From Olympic dreams to becoming a healthcare hero
I am now in my 15th year of being a pharmacist and I couldn’t be prouder to be in this profession – from serving on the front lines and compounding pediatric Tamiflu prescriptions during the H1N1 pandemic, to helping deliver thousands of COVID vaccinations throughout the state.
However, I grew up wanting to be a pro volleyball player and go to the Olympics. If you check my high school graduation photo, next to the “Future Endeavor” category, my response was “play volleyball for $.” To me, that was the “hero” I had in mind when I was 18 years old. I was on track to fulfill this dream, spending time on the Canadian Junior National team and earning a full-ride Division I scholarship to UNLV. Then, during my time as a student athlete in college, I suffered several knee injuries as well as a shoulder injury that resulted in multiple surgeries. As my college career ended, and I was about to graduate with my Bachelor of Science in Nutritional Sciences, I began to think about going to medical school. My classmate, Ashlie Leavitt, let me know there was a new pharmacy school, the University of Southern Nevada College of Pharmacy, in town and shared that she was applying. I decided to apply as well, which was a little scary since I had never been in a pharmacy before and did not know a lot about the profession. All I knew was healthcare was a calling that sounded right.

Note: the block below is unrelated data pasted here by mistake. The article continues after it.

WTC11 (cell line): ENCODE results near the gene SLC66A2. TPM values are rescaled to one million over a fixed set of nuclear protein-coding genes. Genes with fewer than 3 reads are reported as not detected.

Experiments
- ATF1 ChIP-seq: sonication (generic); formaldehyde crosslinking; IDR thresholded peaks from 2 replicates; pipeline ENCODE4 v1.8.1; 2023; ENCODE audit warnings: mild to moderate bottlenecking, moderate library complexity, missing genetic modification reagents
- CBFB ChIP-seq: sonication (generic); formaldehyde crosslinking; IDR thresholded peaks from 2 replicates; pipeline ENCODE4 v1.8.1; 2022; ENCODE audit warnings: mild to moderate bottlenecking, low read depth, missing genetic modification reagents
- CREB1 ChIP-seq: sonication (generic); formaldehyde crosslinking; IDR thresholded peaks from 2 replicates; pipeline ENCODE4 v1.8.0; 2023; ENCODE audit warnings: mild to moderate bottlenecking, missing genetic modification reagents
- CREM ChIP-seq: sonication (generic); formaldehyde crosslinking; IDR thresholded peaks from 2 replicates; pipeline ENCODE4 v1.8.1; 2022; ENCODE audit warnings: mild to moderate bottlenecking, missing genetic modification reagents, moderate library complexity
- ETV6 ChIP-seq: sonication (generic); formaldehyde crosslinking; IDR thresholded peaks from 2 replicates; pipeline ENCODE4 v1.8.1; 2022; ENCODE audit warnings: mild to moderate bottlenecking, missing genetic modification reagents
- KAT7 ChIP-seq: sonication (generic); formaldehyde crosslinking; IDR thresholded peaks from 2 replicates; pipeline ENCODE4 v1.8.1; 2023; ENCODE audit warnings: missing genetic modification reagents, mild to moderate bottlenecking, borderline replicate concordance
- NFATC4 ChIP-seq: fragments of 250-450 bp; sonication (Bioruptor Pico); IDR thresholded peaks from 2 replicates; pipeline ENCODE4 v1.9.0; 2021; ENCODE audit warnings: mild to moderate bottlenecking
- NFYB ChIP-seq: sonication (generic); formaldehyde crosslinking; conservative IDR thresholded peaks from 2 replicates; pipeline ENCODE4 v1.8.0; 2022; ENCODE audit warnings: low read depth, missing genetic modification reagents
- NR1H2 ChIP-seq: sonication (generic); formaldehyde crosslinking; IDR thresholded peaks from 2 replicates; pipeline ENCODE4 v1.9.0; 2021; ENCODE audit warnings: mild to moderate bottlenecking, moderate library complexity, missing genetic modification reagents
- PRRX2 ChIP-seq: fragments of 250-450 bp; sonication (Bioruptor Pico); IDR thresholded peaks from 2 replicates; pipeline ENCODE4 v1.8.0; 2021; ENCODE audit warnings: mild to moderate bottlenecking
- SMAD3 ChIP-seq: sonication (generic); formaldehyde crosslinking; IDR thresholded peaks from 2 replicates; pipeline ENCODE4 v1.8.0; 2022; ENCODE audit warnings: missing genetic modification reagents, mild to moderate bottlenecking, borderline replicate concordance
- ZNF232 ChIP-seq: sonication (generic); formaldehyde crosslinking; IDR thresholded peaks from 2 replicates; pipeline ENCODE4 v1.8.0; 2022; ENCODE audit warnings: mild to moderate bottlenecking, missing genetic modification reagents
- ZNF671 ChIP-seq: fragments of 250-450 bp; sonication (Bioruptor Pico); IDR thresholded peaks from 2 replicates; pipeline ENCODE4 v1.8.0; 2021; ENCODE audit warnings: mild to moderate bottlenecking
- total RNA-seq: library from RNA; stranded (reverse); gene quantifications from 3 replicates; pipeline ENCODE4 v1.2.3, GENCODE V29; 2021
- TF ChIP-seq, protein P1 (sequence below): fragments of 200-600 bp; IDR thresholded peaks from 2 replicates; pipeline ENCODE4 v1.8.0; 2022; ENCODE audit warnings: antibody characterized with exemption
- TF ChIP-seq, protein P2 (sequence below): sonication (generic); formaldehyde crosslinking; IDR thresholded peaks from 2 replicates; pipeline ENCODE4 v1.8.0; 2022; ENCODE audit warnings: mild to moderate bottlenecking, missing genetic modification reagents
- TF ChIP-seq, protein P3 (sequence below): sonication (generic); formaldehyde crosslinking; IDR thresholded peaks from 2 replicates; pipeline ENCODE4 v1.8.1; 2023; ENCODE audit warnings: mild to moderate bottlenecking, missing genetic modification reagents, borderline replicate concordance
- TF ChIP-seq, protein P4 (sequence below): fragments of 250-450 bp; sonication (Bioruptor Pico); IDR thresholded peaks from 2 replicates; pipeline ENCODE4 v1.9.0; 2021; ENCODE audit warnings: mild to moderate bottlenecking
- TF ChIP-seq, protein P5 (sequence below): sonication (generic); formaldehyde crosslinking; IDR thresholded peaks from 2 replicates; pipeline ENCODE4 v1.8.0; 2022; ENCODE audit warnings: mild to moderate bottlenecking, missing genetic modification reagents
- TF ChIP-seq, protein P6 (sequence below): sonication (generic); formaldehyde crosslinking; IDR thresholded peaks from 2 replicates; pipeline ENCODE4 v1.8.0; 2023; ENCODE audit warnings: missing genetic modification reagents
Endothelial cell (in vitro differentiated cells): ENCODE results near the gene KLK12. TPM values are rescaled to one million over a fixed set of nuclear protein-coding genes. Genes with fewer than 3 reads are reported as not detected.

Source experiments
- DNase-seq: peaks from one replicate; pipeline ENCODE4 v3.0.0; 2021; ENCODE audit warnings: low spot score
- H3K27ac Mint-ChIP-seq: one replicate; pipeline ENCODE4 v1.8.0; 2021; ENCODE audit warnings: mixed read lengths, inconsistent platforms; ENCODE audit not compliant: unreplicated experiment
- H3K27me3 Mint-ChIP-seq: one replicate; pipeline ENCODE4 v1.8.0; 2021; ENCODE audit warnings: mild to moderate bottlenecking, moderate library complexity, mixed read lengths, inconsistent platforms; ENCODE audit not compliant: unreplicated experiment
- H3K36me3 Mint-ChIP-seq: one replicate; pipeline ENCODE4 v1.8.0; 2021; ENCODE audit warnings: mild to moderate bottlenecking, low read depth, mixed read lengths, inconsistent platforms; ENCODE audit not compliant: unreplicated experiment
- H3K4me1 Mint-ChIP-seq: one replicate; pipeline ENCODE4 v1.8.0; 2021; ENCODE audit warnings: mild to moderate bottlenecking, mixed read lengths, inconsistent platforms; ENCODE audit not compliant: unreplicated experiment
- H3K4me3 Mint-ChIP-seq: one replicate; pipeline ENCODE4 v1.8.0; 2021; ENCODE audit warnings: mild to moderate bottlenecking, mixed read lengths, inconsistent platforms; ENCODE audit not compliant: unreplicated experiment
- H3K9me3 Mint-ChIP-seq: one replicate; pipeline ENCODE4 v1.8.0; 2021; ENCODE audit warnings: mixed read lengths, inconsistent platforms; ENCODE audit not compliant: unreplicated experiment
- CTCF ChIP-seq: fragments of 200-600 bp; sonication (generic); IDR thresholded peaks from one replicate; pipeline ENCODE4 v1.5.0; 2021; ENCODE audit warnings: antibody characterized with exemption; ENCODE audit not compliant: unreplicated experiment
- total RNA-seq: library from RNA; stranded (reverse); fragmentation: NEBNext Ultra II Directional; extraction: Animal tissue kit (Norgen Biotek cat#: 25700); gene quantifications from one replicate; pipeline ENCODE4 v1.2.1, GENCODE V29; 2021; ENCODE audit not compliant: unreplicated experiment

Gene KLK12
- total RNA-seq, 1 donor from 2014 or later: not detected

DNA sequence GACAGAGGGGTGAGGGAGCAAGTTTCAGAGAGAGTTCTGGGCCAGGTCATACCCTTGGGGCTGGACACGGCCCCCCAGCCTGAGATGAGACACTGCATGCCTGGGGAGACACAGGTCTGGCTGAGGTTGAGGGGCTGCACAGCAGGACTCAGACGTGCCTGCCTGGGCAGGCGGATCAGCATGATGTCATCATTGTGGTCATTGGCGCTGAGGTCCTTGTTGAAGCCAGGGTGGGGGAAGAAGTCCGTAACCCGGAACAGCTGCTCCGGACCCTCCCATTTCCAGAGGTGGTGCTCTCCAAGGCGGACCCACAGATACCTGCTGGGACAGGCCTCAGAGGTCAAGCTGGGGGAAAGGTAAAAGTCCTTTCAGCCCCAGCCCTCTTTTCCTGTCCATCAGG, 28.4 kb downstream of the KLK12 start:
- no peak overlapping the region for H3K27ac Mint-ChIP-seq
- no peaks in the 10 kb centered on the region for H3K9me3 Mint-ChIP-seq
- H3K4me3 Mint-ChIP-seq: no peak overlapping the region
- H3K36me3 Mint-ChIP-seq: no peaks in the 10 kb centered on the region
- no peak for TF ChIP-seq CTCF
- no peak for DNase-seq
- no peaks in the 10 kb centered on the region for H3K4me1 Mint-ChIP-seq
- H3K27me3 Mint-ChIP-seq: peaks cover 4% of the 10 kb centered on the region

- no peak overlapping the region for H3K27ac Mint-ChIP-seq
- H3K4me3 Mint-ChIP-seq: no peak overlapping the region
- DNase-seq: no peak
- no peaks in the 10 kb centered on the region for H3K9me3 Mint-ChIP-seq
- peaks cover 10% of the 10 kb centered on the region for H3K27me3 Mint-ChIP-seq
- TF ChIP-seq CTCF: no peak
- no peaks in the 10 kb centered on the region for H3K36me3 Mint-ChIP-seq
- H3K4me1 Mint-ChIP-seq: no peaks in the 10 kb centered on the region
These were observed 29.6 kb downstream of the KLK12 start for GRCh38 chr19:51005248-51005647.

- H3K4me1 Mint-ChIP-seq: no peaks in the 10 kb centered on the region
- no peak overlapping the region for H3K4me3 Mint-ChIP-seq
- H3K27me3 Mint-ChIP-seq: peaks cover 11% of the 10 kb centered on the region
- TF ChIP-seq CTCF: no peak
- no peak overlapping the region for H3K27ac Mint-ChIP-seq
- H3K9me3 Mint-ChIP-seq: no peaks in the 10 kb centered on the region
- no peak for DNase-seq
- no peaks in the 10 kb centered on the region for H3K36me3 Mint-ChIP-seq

Now, being a 40-year-old healthcare “hero” is far more rewarding than any Olympic “hero” dream that 18-year-old version of me had.
I love community pharmacy. In fact, I still pick up shifts as a pharmacist on the weekend because I enjoy the profession so much. BUT, I also love teaching and have a deeply rooted passion for preparing the next generation of pharmacists. I love working with the students and seeing those “light bulb moments” as they master a concept. It also warms my heart every time I receive a notification from a student or graduate letting me know something we did in class helped them treat a patient, impress their preceptors or pass their boards. I also have some AMAZING colleagues that push me to be a better faculty member and person. It is a great feeling working alongside coworkers that work hard and truly care about the students and patients we serve.